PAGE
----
And yet changing physical borders are such a norm here that every map that we have been given of Israel contains colored lines and dotted lines and explanations with asterisks in the margins. The realities of this physical instability only really became clear when I saw for the first time how SMALL Israel is. It’s about the size of New Jersey, and if you discount the disputed territories of Gaza and the West Bank, it is only about ten miles across at its narrowest point – for the record, that’s less than half of the distance that I used to drive to get to middle school each day and tiny enough for us to see from one end of the country to the other on a clear day. I mean no offense to the Jersey Shore fans when I share this, but I found myself agreeing with the person on our bus who wondered aloud: “How can an entire culture exist in something the size of New Jersey?” Now try and imagine if New Jersey kept ceding and reclaiming some of its land to and from New York on a regular basis and you can start to understand how crazy the border situation here really is.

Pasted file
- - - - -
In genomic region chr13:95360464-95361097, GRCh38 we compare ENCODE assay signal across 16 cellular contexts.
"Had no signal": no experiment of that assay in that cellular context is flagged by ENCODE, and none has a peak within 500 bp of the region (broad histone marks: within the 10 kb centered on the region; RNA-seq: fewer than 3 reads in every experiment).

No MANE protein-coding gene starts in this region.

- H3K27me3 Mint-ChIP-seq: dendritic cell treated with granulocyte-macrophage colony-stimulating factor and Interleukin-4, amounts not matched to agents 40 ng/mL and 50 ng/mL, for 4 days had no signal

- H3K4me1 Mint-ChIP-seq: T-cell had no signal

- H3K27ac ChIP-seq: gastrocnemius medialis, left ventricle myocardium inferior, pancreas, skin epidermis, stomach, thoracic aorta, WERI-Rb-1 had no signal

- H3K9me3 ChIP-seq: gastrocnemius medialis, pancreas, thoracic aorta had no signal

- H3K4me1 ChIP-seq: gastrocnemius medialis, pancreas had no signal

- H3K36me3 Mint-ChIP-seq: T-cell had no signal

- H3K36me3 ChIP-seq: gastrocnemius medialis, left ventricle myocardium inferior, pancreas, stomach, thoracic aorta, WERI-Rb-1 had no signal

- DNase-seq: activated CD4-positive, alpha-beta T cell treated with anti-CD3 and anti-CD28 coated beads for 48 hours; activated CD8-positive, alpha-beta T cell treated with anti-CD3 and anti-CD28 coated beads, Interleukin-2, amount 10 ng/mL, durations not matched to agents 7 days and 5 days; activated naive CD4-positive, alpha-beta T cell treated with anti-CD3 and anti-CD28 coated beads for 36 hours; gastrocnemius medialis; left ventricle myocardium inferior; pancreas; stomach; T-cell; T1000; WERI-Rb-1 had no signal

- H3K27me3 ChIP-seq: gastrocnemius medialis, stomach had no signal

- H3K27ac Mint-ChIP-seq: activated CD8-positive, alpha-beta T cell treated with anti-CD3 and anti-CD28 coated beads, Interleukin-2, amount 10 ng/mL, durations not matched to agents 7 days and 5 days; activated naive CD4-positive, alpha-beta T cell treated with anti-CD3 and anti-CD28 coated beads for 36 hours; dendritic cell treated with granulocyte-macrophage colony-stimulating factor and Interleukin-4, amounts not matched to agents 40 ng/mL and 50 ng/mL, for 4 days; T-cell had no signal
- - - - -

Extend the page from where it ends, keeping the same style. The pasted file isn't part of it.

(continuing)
The cultural boundaries in Israel, however, are even more mind-achingly complex than the physical ones, at least in my view. We spent the afternoon after today’s hike meeting with Israeli-Arabs of around our own age in the Jewish village of Shorashim and learning, through their stories, of the divisions that exist within Israeli society itself. Israeli-Arabs are Arabs who remained within the new state of Israel after its war of independence in 1948 and who became full Israeli citizens at that point (in contrast with the people whom we now refer to as Palestinians, who had a claim to the land that became Israel but who either fled or were driven out before the end of that war.) They make up about twenty percent of the country’s total population. Israeli-Arabs have the right to vote, to participate in Israel’s government and supreme court, to receive government services, etc. Yet even with their citizenship, they continue to live mostly separated from Jewish Israelis and most of them decide not to serve in the Israeli armed forces (they, unlike the remainder of the country with the exception of the ultra-Orthodox, are not required to enlist.) The majority of them attend different school systems and live in municipalities with smaller-than-average budgets. And some of them run into conflicts of allegiance almost daily. For example, for Arab-Israelis who are Muslim, it can be uncomfortable to salute a flag made up of Jewish symbols and to sing a national anthem proclaiming the glory of the Jewish people returning to Israel. It can also be difficult to avoid job discrimination (whether out and out discrimination by background or more obtuse discrimination by requiring certain levels of army achievement as part of professional qualifications), to achieve an equal education, and to be trusted as a day-to-day shopper in Jerusalem’s stores or a representative in the Knesset.